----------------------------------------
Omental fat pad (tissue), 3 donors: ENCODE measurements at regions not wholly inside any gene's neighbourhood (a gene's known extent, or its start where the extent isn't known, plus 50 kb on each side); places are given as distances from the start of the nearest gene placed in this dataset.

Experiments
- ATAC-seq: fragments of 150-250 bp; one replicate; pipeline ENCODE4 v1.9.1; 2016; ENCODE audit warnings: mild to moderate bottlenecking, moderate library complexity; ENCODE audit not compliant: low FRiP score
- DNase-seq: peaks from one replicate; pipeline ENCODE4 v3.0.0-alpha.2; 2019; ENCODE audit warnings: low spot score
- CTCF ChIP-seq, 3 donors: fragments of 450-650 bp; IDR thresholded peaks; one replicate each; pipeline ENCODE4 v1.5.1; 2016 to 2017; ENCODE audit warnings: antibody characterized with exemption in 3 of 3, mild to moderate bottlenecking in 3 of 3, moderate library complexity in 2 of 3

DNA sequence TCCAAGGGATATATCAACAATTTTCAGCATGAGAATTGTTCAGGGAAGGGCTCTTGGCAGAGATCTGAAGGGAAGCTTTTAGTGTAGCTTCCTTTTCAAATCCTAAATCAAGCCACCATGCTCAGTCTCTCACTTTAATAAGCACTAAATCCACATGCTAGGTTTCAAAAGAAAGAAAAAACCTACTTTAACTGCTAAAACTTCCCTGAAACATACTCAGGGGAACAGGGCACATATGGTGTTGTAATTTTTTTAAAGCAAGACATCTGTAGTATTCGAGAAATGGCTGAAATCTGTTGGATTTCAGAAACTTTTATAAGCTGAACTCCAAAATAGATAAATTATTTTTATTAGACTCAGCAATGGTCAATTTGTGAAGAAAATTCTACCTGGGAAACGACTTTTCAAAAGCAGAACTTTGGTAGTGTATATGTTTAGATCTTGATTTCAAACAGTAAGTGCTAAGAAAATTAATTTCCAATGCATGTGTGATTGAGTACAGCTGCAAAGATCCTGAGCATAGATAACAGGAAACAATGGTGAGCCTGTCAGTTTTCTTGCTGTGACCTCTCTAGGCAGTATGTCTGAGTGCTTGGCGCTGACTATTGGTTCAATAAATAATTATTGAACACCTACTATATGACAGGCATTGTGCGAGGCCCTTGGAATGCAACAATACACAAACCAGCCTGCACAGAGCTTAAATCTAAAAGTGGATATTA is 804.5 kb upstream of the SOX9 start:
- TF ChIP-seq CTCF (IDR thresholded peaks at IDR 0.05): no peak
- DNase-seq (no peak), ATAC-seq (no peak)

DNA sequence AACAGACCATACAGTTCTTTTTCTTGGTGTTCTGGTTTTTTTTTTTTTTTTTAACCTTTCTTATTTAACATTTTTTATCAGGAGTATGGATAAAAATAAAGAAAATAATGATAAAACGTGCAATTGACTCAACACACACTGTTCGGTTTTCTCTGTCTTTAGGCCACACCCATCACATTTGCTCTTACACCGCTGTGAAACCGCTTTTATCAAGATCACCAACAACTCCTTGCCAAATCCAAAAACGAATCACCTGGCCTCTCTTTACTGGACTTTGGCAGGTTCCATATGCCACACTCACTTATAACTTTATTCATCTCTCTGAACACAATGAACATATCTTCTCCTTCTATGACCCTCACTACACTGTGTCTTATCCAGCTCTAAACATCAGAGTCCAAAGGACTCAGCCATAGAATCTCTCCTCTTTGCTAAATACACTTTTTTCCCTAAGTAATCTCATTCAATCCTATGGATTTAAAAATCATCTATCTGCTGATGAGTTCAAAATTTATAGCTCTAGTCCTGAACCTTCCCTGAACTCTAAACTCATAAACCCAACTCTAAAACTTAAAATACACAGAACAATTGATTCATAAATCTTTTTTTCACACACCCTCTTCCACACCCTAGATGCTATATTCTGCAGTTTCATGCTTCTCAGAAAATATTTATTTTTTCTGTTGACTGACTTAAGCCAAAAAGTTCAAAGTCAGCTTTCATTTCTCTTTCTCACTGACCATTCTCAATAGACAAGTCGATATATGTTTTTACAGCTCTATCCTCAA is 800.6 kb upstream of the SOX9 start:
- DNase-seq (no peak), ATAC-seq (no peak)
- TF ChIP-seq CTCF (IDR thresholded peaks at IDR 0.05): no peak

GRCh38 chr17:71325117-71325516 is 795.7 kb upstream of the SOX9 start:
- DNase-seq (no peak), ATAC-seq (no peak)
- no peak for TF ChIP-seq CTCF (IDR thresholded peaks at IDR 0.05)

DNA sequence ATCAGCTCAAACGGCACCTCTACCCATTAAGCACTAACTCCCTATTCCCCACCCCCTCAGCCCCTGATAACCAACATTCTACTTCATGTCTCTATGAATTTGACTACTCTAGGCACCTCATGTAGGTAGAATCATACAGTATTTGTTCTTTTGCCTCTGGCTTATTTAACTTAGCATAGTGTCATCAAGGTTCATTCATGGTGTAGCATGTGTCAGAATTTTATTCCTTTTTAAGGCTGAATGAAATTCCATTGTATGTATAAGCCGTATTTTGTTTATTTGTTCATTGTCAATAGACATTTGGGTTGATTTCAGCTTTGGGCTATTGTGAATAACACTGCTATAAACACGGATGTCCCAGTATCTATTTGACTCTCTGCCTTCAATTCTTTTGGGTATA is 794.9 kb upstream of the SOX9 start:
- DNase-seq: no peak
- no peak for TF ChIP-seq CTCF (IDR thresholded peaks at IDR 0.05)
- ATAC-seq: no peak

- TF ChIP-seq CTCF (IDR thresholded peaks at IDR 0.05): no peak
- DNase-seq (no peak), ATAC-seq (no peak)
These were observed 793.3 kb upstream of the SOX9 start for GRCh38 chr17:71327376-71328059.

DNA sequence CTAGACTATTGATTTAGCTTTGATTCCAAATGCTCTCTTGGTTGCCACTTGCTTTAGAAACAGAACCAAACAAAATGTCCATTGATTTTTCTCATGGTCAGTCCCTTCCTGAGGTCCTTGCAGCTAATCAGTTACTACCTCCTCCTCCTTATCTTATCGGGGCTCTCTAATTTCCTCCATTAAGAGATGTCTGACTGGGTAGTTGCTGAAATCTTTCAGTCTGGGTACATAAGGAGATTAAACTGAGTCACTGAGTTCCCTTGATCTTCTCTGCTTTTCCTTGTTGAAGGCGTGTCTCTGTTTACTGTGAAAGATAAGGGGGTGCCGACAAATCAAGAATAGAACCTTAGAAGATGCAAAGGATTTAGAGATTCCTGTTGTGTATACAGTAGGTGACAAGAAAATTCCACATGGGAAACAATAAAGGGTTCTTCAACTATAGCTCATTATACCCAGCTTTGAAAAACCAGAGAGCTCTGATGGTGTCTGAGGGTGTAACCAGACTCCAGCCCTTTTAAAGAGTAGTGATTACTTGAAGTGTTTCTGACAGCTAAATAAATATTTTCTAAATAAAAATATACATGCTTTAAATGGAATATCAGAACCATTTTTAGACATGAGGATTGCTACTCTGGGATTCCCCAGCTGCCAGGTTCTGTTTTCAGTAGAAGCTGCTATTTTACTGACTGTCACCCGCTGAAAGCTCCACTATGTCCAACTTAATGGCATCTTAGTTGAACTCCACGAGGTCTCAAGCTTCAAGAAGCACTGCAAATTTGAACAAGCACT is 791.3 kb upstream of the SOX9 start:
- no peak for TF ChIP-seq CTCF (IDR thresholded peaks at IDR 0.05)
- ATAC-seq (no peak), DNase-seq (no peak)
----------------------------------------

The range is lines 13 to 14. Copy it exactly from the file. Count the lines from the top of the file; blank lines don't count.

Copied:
- DNase-seq (no peak), ATAC-seq (no peak)
- no peak for TF ChIP-seq CTCF (IDR thresholded peaks at IDR 0.05)